The Telegraph has reported that the poppy eradication programme in Helmand province is collapsing under the weight of corruption:
"A 500-man Afghan police force backed by American private security contractors and two helicopter gunships began work in the drug heartlands two weeks ago aiming to destroy 22,000 hectares before April's harvest. In two weeks, only 1,200 have been ploughed.
"A policeman provided a detailed account of systematic corruption within the force. 'The only people [whose crops are] being eradicated are those without money or connections,' said the man, who cannot be named for his own safety. 'On the eradication force, this is being called 'the season to make money'."
"Powerful local landowners were bribing officials at a rate of about £500 per hectare. A hectare produces about £3,500 worth of opium.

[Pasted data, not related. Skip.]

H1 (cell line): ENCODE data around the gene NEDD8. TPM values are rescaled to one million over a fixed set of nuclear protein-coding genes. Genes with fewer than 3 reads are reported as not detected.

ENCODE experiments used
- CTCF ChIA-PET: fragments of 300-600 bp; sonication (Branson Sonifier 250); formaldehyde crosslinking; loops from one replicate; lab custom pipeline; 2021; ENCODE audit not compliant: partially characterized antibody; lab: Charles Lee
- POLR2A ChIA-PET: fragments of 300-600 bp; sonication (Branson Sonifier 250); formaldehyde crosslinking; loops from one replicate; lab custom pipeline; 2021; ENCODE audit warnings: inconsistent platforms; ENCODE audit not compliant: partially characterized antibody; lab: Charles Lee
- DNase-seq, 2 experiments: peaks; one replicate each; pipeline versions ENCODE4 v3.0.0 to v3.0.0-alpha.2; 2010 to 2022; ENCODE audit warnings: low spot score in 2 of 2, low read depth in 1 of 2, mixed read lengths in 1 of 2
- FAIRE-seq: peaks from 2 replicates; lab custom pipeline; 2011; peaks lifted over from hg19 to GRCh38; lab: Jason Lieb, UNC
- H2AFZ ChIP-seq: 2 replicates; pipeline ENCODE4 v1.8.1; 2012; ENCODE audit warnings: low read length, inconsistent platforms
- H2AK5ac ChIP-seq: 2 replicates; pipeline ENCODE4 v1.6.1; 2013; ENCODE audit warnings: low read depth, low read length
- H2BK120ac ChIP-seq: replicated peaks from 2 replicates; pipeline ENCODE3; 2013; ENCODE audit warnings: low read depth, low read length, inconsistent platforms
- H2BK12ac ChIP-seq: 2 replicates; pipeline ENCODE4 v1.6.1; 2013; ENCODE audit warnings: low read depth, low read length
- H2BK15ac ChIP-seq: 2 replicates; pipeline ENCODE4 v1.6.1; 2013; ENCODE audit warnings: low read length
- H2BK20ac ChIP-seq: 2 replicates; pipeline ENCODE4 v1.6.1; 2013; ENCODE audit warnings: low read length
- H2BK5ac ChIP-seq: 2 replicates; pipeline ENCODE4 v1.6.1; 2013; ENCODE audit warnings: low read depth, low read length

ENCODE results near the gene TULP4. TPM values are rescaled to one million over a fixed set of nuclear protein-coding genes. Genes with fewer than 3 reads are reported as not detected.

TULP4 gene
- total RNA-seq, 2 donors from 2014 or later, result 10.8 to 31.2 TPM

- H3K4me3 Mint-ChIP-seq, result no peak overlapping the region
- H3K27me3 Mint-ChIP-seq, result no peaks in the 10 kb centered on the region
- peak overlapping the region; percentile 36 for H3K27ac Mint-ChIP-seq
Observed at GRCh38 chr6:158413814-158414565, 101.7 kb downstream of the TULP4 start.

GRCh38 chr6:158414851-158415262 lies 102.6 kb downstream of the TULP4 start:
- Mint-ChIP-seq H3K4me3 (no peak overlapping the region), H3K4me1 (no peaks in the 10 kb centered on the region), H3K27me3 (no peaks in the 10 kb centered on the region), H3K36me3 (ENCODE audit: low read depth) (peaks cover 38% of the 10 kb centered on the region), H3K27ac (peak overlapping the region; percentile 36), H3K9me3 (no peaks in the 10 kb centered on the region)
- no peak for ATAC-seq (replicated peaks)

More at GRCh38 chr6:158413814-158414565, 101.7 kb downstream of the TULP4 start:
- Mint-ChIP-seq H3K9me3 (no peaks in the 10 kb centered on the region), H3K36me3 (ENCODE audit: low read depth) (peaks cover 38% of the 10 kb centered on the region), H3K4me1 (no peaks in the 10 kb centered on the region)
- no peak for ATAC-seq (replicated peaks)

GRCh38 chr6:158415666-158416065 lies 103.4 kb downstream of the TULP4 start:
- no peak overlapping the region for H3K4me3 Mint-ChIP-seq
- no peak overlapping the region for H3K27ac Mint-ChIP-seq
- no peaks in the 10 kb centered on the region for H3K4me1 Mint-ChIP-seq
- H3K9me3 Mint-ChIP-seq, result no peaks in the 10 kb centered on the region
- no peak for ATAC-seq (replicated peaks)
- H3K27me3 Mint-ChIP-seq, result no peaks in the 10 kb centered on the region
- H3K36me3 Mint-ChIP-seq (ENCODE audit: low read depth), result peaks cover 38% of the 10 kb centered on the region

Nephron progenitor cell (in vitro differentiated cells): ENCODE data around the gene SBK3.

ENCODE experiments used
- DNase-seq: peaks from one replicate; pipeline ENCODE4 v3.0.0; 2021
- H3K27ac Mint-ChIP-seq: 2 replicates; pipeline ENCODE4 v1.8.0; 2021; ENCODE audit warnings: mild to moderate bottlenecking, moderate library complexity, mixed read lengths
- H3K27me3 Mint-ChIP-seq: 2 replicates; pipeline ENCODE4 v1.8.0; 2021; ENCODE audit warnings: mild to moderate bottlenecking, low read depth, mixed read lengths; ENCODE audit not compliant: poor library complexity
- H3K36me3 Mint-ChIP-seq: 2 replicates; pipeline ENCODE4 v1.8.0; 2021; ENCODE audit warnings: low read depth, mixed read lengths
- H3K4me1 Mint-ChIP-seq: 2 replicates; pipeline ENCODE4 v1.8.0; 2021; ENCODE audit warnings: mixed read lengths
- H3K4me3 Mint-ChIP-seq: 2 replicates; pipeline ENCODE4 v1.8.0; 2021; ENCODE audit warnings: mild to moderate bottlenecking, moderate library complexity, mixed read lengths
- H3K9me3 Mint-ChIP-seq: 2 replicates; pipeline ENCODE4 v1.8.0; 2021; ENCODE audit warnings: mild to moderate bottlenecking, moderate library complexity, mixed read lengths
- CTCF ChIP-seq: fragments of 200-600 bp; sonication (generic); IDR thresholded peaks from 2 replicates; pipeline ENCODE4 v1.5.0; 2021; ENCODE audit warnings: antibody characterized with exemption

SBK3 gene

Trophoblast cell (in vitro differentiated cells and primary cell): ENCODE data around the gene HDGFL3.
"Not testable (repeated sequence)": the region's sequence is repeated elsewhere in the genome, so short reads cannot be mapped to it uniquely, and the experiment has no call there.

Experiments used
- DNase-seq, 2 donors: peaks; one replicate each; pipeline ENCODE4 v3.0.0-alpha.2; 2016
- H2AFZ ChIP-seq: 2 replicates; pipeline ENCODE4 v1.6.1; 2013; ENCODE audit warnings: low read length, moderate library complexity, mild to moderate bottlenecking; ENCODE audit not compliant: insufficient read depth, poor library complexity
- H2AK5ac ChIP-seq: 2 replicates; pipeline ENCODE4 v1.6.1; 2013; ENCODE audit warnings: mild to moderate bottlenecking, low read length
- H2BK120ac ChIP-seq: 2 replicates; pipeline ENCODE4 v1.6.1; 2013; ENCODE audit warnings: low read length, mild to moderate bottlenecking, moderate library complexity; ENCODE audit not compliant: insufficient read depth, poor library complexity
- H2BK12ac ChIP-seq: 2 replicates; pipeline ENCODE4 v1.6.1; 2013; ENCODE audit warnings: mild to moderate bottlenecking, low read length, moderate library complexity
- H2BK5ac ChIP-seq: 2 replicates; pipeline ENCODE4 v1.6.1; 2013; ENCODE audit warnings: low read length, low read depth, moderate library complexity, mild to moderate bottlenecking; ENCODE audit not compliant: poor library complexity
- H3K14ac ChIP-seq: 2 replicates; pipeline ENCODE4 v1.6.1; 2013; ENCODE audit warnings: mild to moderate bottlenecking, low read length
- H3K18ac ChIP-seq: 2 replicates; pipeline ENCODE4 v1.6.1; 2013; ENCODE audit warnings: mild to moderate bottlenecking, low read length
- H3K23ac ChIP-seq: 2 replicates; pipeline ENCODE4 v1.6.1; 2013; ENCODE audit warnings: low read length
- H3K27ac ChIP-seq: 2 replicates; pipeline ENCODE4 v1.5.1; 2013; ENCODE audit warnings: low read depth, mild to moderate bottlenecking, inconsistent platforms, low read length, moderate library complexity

"This year's effort is regarded as a crucial test of the Kabul government's ability to tackle the drug problem after previous years ended in disaster amid similar tales of corruption.
"If the campaign fails in Helmand, which produced 40 per cent of the country's opium last year, then British officials admit that US-led pressure for a radical campaign of aerial spraying of poppy next year will become irresistible.
"'The local police are worse than us at taking bribes,' said the police officer, who was recruited in Kabul. 'But every officer from the highest to the lowest is doing their best to take bribes.'"